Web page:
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The issuance of the show cause notice by the apex court for initiation of contempt proceedings was the maiden process that was carried out on January 19 when the prime minister appeared before Justice Nasirul Mulk-led seven-member bench.

The second stage passed on February 2 when the court found Gilani having committed contempt, prima facie.

The opposition circles in Islamabad say the contempt of court case against the prime minister would have wrapped up instantly and the contempt proceedings dropped had his lawyer Ahsan committed that Gilani would write the letters honouring the December 16, 2009 judgment of the Supreme Court that nullified the National Reconciliation Ordinance.

However, the prime minister had maintained before the apex court on January 19 that he did not write the letter to the Swiss authorities against Zardari because of the fact that he enjoys presidential immunity against all criminal proceedings during the term of his office.

"According to Article 248: "(2) No criminal proceedings whatsoever shall be instituted or continued against the president or a governor in any court during his term of office... (3) No process for the arrest or imprisonment of the president or a governor shall issue from any court during his term of office", the PM had stated before the apex court while defending himself.

The government circles in Islamabad say the charge that the prime minister has committed contempt of court is arguable given the immunity clause for the president in the Constitution. Even the Swiss authorities, they say, are not ready to open those cases against the president in which he has already been cleared by the Pakistani courts.

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Image: Pakistan President Asif Ali Zardari


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Even otherwise, the Accountability Courts being run by the National Accountability Bureau (NAB) have already given immunity to Zardari in at least three cases while many other cases have not been reopened for the same reason.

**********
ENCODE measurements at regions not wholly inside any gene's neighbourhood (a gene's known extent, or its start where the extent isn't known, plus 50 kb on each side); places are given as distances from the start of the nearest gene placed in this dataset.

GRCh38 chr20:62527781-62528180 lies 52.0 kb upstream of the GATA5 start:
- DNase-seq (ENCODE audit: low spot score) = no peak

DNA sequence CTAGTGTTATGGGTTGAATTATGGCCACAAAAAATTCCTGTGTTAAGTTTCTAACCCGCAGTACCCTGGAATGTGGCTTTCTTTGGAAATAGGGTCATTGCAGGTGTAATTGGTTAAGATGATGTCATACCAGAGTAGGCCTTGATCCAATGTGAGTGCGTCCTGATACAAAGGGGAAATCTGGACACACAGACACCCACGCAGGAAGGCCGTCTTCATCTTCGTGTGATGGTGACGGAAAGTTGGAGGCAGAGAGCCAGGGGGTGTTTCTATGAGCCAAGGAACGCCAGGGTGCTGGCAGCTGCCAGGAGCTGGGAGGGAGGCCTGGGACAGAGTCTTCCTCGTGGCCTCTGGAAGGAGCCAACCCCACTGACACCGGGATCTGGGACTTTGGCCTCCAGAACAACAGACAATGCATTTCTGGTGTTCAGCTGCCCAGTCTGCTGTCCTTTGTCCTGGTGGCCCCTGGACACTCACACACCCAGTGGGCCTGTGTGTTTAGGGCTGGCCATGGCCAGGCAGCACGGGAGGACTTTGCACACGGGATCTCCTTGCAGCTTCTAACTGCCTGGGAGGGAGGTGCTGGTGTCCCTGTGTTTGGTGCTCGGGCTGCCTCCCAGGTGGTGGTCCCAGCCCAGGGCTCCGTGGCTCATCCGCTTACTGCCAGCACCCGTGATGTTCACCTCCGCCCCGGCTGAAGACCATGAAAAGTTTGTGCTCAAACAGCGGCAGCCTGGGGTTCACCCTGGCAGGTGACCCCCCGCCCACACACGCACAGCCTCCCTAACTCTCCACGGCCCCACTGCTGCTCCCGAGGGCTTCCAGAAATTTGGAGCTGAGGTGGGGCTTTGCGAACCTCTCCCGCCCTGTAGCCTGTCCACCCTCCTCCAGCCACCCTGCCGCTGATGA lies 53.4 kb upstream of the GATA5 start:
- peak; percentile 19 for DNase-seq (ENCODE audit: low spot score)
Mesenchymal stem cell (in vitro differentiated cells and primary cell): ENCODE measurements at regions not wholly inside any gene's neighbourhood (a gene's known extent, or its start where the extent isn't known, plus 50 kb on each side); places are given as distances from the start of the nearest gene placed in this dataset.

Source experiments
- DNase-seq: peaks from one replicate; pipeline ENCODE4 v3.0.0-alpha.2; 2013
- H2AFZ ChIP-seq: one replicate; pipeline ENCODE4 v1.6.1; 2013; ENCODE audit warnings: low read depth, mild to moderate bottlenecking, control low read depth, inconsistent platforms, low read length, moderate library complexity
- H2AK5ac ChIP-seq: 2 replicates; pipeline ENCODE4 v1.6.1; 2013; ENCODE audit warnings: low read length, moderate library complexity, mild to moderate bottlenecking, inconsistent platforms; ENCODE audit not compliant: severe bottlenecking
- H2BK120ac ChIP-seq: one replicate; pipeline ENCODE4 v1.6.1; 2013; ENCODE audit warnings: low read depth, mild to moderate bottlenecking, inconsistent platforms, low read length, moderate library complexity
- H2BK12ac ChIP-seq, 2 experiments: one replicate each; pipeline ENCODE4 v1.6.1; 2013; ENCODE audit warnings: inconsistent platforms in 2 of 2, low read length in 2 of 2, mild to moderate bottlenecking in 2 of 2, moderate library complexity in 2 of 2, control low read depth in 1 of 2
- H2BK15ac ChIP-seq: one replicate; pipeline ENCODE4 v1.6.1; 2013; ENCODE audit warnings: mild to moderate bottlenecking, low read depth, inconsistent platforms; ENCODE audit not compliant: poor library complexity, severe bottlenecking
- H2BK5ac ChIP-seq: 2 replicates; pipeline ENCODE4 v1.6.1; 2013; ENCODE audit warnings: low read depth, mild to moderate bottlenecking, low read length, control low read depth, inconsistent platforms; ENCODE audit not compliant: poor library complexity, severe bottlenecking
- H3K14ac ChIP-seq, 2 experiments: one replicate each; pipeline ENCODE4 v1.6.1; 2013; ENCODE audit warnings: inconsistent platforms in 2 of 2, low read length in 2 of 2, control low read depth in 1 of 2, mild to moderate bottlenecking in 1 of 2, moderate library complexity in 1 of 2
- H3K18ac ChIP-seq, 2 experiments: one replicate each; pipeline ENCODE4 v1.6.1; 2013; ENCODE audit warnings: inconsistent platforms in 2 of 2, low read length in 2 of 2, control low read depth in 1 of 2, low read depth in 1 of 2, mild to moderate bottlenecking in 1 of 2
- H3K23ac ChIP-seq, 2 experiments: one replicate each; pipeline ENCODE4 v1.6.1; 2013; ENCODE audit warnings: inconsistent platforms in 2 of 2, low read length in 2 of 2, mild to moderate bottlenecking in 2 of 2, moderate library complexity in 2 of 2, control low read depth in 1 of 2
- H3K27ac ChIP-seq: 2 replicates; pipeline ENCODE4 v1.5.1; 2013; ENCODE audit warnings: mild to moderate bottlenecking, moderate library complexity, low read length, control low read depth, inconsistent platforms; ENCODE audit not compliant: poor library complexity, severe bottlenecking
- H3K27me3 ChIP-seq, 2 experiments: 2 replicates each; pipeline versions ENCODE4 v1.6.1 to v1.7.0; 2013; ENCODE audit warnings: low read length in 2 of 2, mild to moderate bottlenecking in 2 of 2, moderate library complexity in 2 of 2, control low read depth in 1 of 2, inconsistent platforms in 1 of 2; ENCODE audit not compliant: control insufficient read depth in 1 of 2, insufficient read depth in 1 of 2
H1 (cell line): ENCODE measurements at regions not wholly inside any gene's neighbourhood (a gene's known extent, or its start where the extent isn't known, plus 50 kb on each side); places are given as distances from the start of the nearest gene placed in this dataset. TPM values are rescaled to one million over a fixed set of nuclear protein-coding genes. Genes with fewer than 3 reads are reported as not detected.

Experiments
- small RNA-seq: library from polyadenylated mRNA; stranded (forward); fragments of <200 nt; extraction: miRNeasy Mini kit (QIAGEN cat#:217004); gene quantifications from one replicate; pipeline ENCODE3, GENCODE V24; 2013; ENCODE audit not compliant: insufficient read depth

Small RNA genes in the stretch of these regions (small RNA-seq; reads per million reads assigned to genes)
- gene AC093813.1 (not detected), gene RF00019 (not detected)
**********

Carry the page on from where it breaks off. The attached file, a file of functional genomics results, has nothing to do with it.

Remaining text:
However, since the prime minister has already been charged with contempt of court, the next phase of the present proceedings pertains to his defence against the charge-sheet served on him.

PM Gilani will be unable to provide any oral or documentary evidence in his protection as the matter exclusively relates to the official record and more importantly the implementation of the NRO verdict.

Experts say in the present case the judges are hardly interested in convicting the prime minister for not enforcing the apex court ruling, but want its implementation, specifically writing the letter to Swiss authorities.

However, if Gilani stuck to his stand of not sending the letter to foreign lands, he would be convicted on contempt of court charge, eventually leading to his disqualification as the prime minister of Pakistan.

While commenting on the Supreme Court's decision to charge the prime minster with contempt of court, Pakistan's leading English newspaper stats in its Friday editorial titled "Held in Contempt": What is most important at this juncture is to keep things simp#8804 to do the 'right' thing, show restraint and follow the law.

The law of our land is quite clearly written out in the Constitution -- which sets out in clear terms the role of institutions. These roles need to be adhered to if we are to avoid anarchy.

The period of 10 days set by the court should also allow the government some time to think, reflect on all that has happened and accept that the letter to the Swiss authorities must, indeed, be written if we are to see order and the continued functioning of a democracy which must move on despite the bumps it encounters along the way.

That all said, one can't help but wonder why the superior courts never held any military dictator in contempt of the Constitution".


Image: Gilani addressing the National Assembly